Comments: Why some don't make the cut
NOT HAPPY: Like Grumpy Cat, we get
a lot of grumpy commenters.
NOT HAPPY: Like Grumpy Cat, we get
Sometimes frustrated readers contact us asking why their comment wasn't approved to appear on the website.
Our website uses a moderated commenting system. That is, we read the comments first - all of them - and approve or reject them before they appear on the site.
We don't like having to reject comments and there are often simple changes that could have been made by the commenter which would have allowed them to be posted.
We choose which stories are open for comments, which is most of them, but stories which are almost always NOT open include court stories and stories involving criminal behaviour, as these carry legal risks for you and us.
The following will hopefully help you get your comments and views published on our site:
Reasons for rejection or removal of comments include:
* Offensive language - we often receive comments which are valid, except they are riddled with swearing. This is a really easy one to fix - say it without cursing and it will most likely get through. Just imagine you are explaining something to your grandmother.
* Personal attacks - the saying goes that you should play the ball, not the player. If you are going to insult other commenters, as opposed to responding to their arguments, your comments will not be published.
* Legal risks - This is a big one and a common reason for rejection. A rough rule of thumb is to not say or imply anything about someone you would not want said about you. Defamation laws extend to websites. If you write or even imply that someone is something he/she is not - be it dishonest, corrupt, criminal, unfaithful or financially troubled, among others - your comment will be rejected. It's the court's job to describe who is guilty - not yours or ours.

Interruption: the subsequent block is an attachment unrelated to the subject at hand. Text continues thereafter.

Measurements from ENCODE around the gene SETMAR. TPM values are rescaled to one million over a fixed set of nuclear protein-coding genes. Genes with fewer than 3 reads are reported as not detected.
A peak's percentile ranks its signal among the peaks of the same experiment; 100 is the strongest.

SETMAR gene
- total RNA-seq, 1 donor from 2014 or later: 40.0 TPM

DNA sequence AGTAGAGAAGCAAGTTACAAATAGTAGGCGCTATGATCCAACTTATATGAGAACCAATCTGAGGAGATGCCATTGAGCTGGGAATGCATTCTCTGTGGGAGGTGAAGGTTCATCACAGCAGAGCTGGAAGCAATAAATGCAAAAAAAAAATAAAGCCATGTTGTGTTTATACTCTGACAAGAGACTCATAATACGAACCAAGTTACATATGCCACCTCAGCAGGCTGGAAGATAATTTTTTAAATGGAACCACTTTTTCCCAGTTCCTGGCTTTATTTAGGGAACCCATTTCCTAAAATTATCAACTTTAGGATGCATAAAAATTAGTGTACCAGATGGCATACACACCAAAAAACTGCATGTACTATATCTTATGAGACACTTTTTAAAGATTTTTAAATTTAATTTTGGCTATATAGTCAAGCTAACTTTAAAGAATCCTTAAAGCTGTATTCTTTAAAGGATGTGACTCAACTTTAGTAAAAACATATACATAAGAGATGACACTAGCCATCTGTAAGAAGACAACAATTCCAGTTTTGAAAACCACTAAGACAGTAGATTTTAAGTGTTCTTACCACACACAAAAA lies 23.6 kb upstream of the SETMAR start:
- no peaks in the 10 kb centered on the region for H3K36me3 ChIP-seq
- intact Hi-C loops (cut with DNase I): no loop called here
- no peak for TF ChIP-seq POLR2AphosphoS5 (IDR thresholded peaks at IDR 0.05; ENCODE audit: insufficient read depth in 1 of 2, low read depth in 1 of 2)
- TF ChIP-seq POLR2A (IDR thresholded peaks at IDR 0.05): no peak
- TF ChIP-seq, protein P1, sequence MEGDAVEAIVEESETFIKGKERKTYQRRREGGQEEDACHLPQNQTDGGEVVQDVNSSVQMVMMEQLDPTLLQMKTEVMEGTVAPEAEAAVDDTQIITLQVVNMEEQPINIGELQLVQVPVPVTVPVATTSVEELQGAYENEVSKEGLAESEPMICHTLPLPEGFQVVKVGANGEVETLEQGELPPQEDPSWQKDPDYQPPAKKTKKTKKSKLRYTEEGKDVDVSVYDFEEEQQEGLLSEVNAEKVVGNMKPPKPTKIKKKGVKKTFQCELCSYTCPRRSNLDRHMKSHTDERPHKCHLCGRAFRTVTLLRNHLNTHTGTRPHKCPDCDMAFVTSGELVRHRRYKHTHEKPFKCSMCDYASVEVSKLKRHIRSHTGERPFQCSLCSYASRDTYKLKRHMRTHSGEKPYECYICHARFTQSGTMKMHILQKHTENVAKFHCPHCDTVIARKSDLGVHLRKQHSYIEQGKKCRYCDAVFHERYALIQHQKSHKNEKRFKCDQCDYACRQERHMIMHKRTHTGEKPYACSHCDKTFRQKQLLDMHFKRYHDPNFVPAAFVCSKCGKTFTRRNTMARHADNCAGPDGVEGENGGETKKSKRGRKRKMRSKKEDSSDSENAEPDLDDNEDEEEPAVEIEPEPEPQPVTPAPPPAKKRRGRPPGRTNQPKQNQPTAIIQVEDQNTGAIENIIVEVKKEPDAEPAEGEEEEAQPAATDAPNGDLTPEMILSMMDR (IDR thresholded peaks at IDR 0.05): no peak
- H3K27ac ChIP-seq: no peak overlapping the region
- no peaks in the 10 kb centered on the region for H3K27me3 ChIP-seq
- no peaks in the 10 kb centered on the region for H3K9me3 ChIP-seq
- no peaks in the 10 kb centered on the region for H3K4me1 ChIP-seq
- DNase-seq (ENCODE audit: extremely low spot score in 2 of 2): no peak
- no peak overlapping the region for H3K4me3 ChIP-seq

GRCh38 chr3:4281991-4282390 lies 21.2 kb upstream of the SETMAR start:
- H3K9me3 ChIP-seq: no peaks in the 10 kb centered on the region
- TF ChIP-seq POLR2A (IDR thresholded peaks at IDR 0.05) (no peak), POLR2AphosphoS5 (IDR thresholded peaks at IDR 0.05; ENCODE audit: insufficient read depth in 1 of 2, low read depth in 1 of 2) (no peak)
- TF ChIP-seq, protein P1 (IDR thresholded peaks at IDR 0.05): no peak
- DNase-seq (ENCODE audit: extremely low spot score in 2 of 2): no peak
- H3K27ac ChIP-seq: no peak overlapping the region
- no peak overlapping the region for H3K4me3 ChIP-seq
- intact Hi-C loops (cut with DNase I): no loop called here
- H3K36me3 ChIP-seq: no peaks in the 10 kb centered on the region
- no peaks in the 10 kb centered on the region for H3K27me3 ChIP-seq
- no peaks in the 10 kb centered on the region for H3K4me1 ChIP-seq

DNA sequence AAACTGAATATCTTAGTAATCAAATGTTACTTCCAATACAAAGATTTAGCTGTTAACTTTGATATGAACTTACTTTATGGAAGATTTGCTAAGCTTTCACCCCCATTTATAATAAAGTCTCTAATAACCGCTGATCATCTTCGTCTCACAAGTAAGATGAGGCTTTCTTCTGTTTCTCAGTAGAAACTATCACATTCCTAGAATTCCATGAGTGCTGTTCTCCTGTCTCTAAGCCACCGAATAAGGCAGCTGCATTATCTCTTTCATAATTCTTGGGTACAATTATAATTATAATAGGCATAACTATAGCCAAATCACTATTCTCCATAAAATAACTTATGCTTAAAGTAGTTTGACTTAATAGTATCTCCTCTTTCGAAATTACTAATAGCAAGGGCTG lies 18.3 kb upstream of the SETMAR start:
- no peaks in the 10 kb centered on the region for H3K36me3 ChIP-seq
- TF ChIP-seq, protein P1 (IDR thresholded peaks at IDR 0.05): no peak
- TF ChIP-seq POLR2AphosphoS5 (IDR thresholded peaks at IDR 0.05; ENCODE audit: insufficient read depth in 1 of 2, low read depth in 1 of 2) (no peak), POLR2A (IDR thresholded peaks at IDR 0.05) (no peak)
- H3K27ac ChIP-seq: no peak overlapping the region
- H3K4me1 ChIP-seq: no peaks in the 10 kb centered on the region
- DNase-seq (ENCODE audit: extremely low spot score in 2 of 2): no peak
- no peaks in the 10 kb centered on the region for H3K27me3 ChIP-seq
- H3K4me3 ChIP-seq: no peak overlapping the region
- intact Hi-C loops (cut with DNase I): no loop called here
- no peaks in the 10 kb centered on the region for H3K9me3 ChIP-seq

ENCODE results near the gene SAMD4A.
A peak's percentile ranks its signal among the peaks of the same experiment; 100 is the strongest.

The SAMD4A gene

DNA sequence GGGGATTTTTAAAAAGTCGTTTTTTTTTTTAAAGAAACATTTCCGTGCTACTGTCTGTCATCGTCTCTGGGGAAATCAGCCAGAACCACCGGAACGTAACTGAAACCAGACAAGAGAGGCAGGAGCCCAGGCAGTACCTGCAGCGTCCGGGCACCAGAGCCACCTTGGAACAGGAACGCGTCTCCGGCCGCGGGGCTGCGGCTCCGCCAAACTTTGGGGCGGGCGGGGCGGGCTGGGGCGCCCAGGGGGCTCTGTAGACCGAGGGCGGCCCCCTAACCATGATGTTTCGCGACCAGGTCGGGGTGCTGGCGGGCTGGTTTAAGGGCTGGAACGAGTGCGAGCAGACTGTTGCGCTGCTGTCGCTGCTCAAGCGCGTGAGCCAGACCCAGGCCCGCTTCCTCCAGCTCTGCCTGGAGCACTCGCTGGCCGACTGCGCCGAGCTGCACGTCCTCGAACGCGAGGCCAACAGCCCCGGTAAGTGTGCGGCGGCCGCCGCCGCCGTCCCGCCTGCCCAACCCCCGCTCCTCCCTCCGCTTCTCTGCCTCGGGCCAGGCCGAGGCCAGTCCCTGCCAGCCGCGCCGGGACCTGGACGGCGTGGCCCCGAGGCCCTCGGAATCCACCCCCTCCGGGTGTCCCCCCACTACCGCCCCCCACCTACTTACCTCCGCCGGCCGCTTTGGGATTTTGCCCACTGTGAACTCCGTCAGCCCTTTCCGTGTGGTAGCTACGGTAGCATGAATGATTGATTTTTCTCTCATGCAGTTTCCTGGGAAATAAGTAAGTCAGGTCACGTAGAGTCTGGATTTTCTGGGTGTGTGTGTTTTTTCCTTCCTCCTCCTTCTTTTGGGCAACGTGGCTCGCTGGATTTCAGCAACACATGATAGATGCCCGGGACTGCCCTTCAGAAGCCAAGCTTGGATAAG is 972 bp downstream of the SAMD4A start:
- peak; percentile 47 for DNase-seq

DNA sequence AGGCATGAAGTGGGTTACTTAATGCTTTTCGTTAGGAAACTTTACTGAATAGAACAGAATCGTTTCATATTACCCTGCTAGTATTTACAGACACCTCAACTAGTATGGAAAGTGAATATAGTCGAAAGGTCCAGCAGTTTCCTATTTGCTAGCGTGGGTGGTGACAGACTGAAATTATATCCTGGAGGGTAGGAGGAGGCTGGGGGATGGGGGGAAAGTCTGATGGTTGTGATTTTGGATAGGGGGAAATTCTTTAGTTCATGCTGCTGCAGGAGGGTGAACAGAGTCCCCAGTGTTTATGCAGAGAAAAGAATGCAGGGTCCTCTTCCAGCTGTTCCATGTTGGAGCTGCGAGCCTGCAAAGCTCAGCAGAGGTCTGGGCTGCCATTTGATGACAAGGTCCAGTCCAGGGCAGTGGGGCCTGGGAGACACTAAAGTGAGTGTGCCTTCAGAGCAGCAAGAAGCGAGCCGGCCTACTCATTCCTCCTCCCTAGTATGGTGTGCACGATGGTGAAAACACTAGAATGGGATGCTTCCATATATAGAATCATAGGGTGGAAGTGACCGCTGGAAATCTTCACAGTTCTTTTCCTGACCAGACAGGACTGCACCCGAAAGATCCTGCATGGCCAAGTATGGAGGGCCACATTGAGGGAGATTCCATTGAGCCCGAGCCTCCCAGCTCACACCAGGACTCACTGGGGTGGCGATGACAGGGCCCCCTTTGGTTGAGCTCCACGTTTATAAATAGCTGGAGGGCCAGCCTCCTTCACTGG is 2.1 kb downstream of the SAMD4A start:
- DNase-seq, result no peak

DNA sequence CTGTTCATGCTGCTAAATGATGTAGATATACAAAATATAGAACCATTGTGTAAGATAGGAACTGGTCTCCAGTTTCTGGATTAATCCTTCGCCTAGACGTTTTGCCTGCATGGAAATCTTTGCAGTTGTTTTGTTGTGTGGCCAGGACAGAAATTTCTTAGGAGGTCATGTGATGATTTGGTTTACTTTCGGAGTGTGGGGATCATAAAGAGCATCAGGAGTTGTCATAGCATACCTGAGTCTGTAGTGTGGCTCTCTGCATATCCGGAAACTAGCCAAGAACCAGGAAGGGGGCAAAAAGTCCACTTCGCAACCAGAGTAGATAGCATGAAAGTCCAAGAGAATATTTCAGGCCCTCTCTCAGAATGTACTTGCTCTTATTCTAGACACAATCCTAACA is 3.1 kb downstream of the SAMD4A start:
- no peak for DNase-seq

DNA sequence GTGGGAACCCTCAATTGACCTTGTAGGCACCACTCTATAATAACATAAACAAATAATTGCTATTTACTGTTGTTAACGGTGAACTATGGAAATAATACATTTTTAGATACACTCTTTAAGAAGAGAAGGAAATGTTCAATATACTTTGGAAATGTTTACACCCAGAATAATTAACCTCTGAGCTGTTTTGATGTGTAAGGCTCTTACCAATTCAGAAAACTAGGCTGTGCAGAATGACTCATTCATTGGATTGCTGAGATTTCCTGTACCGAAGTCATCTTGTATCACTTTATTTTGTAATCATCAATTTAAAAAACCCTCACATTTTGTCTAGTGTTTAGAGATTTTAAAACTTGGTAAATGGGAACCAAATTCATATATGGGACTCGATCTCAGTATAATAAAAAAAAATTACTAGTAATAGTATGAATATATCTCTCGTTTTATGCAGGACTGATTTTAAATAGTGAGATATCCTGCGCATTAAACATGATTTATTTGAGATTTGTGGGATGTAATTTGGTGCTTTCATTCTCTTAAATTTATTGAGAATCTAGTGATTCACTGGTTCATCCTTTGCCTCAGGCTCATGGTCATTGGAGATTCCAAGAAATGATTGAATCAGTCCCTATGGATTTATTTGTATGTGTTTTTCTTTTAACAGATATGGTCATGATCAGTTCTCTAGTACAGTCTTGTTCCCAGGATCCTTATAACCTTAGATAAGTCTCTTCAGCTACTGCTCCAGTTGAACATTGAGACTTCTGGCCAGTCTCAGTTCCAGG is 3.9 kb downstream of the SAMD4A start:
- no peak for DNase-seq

* Comments targeting any ethnic, racial or religious group (racism or bigotry) - there's enough bigotry and intolerance in the world, as is. Derogatory comments targetting specific groups will not be published.
* Spamming - We often receive comments made several times in the hope this will get them published faster. It does not. Comments are also not a place to advertise your business or website.
* Links to unknown content - If you are going to link to an outside website in your comment, you should clearly describe where the reader will be taken. The use of URL shorteners is discouraged as it makes the destination uncertain.
* Excessive length - Comments are not meant to be rants - anything over 400 characters is unlikely to make it through moderation. Keep it short and sharp.
* Clearly off-topic - Pointless or off-topic comments reduce the signal-to-noise ratio of a comments thread - stay on topic and address the issue.
* Infringing on copyright or trademarks - this includes links to copyrighted material or improper use of a trademarked term.
* Comments going in circles - Sometimes a comment thread takes on a life of it’s own and starts getting hundreds of comments. This opinion piece by Rosemary Mcleod caused a huge uproar over coverage of transgender issues. There were extremely strong opinions on the issue and comments came in thick and fast. After a while, though, the same points were being repeated, so we ended up shutting the comments down.
As a rough guide, just ask yourself before you post:
- Is this comment offensive?
- Would I say this to someone's face?
- How would I feel if someone said this to me?
- Is this a constructive, well-thought-out comment?
- Is it readable?
- Did any swear words slip in?
- Is this a rant? Could it be shorter?
Comments which appear on our website and social media pages do not reflect the opinions and position of Fairfax Media and its employees.
Luke Appleby is a Web Editor for Dompost.co.nz. Follow him on Twitter: @lukeappleby